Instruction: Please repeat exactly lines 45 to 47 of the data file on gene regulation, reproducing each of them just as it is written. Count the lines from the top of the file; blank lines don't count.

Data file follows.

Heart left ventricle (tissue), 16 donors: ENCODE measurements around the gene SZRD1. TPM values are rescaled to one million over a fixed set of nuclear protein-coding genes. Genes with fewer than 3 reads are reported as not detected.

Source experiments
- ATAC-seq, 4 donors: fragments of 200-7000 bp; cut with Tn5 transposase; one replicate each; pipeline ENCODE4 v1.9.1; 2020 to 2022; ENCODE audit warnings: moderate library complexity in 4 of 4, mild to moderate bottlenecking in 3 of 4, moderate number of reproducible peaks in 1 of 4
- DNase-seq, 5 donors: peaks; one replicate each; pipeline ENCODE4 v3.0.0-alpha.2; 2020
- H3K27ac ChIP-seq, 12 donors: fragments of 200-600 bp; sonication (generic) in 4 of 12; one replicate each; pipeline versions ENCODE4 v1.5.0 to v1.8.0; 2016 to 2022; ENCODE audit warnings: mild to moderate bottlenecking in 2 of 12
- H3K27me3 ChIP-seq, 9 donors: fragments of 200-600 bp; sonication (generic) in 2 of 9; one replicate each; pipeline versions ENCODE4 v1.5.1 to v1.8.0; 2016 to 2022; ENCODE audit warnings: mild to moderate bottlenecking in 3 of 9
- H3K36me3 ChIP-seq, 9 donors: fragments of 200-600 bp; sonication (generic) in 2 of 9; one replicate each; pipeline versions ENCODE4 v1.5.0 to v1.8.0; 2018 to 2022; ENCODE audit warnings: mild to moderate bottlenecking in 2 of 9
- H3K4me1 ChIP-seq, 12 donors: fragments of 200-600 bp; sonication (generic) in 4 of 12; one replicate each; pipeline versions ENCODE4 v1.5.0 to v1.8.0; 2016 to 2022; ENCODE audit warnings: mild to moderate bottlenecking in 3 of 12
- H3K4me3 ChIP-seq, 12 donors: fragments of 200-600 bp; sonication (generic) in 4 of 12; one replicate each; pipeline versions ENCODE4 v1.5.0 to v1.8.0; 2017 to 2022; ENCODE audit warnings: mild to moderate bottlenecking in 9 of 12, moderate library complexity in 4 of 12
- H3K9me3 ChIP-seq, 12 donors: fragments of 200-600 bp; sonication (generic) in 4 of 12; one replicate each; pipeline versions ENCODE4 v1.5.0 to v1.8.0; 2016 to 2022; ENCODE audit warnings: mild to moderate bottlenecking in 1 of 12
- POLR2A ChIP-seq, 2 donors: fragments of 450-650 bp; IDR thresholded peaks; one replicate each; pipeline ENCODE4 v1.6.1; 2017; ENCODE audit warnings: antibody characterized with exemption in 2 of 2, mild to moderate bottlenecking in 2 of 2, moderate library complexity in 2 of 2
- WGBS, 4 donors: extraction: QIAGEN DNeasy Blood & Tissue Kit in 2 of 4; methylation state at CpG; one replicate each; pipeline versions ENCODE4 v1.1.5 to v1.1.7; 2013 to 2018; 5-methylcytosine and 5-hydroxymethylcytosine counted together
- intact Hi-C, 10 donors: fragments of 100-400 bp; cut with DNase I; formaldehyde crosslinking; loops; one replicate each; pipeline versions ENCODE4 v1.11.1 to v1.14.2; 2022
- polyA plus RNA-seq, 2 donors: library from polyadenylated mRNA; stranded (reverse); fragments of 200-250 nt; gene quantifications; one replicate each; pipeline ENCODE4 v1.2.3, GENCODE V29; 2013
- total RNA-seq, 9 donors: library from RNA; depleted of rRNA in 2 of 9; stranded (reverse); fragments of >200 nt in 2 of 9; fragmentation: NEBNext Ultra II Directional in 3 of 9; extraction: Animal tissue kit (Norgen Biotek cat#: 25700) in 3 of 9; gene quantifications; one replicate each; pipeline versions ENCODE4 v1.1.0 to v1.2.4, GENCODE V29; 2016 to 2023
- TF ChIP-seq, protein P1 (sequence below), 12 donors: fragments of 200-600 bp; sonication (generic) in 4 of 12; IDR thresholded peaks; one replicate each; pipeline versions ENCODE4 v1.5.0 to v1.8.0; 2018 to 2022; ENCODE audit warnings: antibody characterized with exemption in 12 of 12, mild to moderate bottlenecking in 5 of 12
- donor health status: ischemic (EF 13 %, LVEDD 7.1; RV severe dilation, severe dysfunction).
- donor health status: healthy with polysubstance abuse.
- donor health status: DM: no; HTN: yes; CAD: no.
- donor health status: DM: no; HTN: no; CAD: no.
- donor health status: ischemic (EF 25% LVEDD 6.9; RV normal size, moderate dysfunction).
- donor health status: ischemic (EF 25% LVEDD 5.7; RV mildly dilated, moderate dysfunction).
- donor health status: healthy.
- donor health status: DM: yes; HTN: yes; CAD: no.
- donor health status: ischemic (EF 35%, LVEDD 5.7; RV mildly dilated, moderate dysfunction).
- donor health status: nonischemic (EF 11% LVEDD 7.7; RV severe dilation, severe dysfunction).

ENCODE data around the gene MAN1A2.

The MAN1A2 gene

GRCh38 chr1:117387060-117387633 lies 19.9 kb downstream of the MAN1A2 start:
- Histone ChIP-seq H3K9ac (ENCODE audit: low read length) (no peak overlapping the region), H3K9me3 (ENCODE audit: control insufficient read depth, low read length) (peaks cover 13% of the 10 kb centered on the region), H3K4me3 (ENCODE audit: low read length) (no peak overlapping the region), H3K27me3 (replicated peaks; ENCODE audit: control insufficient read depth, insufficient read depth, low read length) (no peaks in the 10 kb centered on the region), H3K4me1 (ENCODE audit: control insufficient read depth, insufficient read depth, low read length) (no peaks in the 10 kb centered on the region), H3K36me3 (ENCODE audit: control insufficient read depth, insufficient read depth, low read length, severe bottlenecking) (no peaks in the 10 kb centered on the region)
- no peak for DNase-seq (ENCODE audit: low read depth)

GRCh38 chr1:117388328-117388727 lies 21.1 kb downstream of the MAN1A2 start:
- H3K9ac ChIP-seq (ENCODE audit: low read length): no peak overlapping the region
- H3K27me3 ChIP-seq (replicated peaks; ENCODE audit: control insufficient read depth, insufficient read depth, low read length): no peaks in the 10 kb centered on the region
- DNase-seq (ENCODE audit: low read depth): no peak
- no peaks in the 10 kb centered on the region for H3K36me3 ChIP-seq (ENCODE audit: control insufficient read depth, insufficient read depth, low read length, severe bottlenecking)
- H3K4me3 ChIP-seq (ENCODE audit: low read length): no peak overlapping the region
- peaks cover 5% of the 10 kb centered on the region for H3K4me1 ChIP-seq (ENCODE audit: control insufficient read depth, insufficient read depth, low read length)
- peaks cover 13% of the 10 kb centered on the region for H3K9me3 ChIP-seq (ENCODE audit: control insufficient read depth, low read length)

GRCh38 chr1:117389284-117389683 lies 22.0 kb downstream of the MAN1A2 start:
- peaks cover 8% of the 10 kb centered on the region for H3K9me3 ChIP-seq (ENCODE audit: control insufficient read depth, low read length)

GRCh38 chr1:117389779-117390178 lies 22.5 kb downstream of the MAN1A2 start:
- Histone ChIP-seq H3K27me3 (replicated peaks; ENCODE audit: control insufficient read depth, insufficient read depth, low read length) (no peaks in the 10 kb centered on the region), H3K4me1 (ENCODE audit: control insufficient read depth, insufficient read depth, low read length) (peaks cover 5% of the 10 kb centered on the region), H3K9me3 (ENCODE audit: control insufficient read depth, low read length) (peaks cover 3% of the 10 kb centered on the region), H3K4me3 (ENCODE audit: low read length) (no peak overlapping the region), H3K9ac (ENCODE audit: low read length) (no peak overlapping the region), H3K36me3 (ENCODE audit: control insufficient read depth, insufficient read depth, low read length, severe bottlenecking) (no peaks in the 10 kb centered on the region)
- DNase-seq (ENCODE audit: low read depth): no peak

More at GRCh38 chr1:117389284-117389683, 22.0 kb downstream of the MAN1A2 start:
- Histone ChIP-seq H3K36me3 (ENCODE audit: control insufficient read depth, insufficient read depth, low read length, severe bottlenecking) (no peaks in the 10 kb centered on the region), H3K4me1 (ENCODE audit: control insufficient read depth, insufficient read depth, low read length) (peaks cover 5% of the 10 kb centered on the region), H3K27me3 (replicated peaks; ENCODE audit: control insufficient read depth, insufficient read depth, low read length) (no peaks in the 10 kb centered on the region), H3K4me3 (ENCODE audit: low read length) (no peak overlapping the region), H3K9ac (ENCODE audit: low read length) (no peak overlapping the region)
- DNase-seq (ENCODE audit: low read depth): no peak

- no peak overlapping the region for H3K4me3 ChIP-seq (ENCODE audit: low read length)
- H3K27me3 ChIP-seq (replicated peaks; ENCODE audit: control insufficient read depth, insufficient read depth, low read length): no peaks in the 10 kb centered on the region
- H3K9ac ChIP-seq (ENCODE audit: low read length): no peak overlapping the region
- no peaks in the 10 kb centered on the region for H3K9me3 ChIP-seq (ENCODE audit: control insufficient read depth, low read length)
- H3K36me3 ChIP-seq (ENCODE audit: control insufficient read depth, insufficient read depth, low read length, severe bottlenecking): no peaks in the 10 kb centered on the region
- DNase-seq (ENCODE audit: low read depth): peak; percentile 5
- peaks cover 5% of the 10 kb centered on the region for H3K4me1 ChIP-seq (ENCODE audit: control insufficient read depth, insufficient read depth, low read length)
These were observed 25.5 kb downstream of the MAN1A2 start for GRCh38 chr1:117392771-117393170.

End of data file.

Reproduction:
More at GRCh38 chr1:117389284-117389683, 22.0 kb downstream of the MAN1A2 start:
- Histone ChIP-seq H3K36me3 (ENCODE audit: control insufficient read depth, insufficient read depth, low read length, severe bottlenecking) (no peaks in the 10 kb centered on the region), H3K4me1 (ENCODE audit: control insufficient read depth, insufficient read depth, low read length) (peaks cover 5% of the 10 kb centered on the region), H3K27me3 (replicated peaks; ENCODE audit: control insufficient read depth, insufficient read depth, low read length) (no peaks in the 10 kb centered on the region), H3K4me3 (ENCODE audit: low read length) (no peak overlapping the region), H3K9ac (ENCODE audit: low read length) (no peak overlapping the region)
- DNase-seq (ENCODE audit: low read depth): no peak